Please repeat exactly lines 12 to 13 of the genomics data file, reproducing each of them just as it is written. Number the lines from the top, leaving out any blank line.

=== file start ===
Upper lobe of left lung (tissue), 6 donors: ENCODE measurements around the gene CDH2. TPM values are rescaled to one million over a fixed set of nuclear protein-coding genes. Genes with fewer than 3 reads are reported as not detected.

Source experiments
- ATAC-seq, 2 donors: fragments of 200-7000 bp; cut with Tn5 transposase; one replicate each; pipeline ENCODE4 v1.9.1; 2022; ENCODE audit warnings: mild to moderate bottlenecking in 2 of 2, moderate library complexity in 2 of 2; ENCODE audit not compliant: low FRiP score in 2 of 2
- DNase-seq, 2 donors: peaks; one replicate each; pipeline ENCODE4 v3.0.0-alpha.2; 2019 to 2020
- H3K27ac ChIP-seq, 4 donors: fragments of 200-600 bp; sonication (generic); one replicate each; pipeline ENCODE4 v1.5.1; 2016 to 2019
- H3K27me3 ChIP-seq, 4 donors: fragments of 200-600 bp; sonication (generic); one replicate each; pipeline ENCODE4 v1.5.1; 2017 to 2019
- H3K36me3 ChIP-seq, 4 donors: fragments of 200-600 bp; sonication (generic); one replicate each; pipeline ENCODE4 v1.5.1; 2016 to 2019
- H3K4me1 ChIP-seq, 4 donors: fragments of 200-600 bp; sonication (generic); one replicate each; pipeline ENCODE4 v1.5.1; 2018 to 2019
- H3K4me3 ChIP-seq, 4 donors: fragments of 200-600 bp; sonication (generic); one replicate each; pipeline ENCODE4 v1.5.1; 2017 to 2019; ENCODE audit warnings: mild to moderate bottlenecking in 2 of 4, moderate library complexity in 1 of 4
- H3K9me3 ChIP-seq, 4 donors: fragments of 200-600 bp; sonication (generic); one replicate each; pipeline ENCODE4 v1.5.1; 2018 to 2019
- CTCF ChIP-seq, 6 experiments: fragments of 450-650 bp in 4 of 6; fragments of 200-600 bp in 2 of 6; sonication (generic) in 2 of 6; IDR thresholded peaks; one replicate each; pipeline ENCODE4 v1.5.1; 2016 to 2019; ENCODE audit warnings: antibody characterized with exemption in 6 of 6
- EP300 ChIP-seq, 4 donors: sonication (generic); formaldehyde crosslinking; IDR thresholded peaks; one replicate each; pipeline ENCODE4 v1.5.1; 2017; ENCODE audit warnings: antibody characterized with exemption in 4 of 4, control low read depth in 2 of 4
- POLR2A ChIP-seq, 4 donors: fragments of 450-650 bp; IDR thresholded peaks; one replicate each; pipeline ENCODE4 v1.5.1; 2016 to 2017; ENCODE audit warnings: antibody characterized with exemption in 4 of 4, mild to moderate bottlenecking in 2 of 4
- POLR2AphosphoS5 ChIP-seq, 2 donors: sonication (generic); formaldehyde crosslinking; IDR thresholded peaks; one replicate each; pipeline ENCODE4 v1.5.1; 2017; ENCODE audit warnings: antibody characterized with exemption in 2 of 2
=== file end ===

- EP300 ChIP-seq, 4 donors: sonication (generic); formaldehyde crosslinking; IDR thresholded peaks; one replicate each; pipeline ENCODE4 v1.5.1; 2017; ENCODE audit warnings: antibody characterized with exemption in 4 of 4, control low read depth in 2 of 4
- POLR2A ChIP-seq, 4 donors: fragments of 450-650 bp; IDR thresholded peaks; one replicate each; pipeline ENCODE4 v1.5.1; 2016 to 2017; ENCODE audit warnings: antibody characterized with exemption in 4 of 4, mild to moderate bottlenecking in 2 of 4